Something Smells at RFK

Injuries, fixture congestion, Superliga, US Open Cup. The excuses these days are frequent and quite frankly amusing coming from DC United supporters. The excuses are from my vantage point completely unbecoming of a set of fans who have experienced more success than any other in the short history of MLS and an organization whose very success is quite possibly the only reason MLS is still in business.
As a supporter of MLS for years you could count on DC United to give an inspired and professional performance in every outing against an international side. It is of course DC United who have scored the three biggest accomplishments to date in MLS history: winning the CONCACAF Champions Cup against a Mexican side, Toluca in 1998 (when LA won the Champions Cup in 2000 they managed to avoid all Mexican and Costa Rican teams in the competition) the Inter-American Cup against Vasco De Gama in 1998 and of course the friendly win a few years later in North London against Totenham Hotspur.
Through the years DC United has traditionally had superior scouting and player chemistry than other MLS sides. Kevin Payne until this year has had the magic touch regarding player choices. Part of the reason USL-1 is so strong as we are once again learning in this CONCACAF Champions League is that so many MLS teams make mistakes with talented players. This is why Montreal and Puerto Rico have so many skilled familiar names in their side, players cast off from MLS clubs for various reasons.  But now Payne and Manager Tom Soehn has committed one player error after another. It is not fixture congestion that forced DC to dump Bobby Boswell, Christian Gomez and Brian Carroll. It is not fixture congestion that prompted DC to sign Franco Neill, Jose Caravalho and Gonzalo Peralta. Injuries are part of football and the team that has been the hardest by injuries and suspensions the last few seasons in MLS are Chivas USA and Houston: Yet those two sides keep on truckin.
The Montreal Impact to their credit looked very very good going forward last night in a hostile Honduran environment. They are in the middle of playing six games in eleven days all Champions League or USL-1 playoff games so for DC fans to complain about fixture congestion is silly: they have half the burden the Impact do, with at least twice the payroll.  Houston somehow who has had so many injuries the last two years continues to excel in all competitions. Montreal has as mentioned above played an incredible amount of games in a condensed period. The PR Islanders played 18 games in 50 days culminating last Wednesday against Santos. And yet Colin Clarke has repeatedly said the USL playoffs are his priority, so much so that Clarke shuffled his lineup last night in Guatemala against Municipal but yet still escape with a draw.
DC had NEVER lost to a Mexican team at RFK prior to this year’s Superliga. Now they’ve lost three times in a little over two months. Somehow DC managed to balance the CONCACAF Champions Cup, 3 games in 10 days with the MLS Playoffs in 1998.  DC played 5 games in 12 days in that strecth and won them all. Perhaps all the fixtures caught up with United when they shockingly lost the MLS Cup final to Chicago, but still they did not whine and make excuses.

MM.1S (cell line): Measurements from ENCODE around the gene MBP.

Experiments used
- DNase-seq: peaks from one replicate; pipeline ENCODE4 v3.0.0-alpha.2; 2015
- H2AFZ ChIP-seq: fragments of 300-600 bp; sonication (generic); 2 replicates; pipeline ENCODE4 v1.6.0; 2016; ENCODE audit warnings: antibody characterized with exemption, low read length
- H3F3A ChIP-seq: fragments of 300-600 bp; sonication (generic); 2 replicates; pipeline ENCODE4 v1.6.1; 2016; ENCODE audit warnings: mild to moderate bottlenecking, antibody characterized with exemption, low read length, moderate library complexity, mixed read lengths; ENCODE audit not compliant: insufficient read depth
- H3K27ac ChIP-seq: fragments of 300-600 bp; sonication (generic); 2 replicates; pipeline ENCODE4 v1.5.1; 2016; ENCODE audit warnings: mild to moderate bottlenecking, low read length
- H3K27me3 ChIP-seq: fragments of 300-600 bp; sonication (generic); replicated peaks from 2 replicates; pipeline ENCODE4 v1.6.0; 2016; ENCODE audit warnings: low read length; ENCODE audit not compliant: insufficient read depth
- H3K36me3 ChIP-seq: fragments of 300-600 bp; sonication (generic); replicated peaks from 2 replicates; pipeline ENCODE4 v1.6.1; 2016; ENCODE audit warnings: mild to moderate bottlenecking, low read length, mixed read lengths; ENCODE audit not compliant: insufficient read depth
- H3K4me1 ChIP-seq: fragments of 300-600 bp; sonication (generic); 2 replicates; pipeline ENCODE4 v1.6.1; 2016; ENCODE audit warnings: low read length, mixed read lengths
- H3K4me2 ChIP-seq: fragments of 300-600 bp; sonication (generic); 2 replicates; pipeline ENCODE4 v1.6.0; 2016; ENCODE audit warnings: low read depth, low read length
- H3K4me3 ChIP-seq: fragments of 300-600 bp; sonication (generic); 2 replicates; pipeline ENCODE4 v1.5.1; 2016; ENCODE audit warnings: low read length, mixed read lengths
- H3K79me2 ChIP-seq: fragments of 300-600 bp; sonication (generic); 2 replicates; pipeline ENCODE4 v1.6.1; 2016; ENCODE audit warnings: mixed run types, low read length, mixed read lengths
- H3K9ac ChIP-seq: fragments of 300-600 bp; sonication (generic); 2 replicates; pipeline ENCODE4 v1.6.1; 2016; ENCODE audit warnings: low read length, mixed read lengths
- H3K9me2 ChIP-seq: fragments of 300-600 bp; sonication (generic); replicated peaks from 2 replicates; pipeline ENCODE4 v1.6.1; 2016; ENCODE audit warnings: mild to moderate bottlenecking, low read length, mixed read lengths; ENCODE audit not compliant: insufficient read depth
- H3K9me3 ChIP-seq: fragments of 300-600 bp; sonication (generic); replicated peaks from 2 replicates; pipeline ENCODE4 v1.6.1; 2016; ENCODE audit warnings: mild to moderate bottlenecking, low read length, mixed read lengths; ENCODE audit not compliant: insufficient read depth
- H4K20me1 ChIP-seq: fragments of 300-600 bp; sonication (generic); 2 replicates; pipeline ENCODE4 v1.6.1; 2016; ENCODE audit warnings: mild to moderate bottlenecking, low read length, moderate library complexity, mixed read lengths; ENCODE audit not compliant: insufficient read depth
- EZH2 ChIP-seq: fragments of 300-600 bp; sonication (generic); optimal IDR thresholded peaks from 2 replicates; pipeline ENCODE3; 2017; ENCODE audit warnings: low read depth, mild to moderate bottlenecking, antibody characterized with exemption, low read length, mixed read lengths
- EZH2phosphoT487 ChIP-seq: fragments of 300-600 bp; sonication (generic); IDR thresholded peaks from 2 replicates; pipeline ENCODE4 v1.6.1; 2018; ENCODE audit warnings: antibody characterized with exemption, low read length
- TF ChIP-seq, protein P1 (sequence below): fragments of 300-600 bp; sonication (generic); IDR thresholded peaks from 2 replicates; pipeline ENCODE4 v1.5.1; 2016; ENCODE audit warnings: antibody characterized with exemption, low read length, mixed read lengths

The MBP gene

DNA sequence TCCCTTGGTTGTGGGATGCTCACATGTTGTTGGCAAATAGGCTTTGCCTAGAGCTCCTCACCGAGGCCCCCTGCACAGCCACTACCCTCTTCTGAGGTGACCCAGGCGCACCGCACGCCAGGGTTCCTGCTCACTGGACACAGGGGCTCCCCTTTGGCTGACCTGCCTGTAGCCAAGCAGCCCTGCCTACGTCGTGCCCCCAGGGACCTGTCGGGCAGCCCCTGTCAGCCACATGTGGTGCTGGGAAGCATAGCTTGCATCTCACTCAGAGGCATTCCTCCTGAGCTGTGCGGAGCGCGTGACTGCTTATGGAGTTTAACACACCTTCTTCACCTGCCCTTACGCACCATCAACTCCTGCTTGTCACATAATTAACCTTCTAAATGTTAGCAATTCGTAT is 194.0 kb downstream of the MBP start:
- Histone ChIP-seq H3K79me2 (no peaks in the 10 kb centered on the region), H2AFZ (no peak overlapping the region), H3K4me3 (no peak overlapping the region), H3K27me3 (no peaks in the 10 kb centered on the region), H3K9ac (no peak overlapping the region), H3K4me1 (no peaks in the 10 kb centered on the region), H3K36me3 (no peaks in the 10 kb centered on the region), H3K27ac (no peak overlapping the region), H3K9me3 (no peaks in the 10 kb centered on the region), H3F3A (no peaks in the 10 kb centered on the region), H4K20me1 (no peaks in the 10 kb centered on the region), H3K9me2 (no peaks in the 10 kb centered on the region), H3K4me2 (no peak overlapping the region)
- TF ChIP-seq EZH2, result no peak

The new DC fans who whine about this stuff either don’t know the history of their team or simply like to make excuses. Really their behavior is unbecoming of being a supporter of what I always considered the single elite club in US Soccer. Some like myself have over indulged DC United and its supporters through the years calling the red and black, the signature club in the United States and perhaps building up expectations that led to arrogance and even a sense of entitlement among United supporters.

I urge all United supporters to stop making excuses and hold your club and players accountable. DC United has traditionally had higher standards than the rest of MLS but now in days of despair it seems United supporters have dumped the higher standards and are applying excuse after excuse to the continued failures of America’s proudest football club.

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About Kartik Krishnaiyer

A lifelong lover of soccer, the beautiful game, he served from January 2010 until May 2013 as the Director of Communications and Public Relations for the North American Soccer League (NASL). Raised on the Fort Lauderdale Strikers of the old NASL, Krishnaiyer previously hosted the American Soccer Show on the Champions Soccer Radio Network, the Major League Soccer Talk podcast and the World Soccer Talk Podcast. His soccer writing has been featured by several media outlets including The Guardian and The Telegraph. He is the author of the books 'Blue With Envy' about Manchester City FC, and 'Soccerwarz' about the MLS, USL and NASL infighting.
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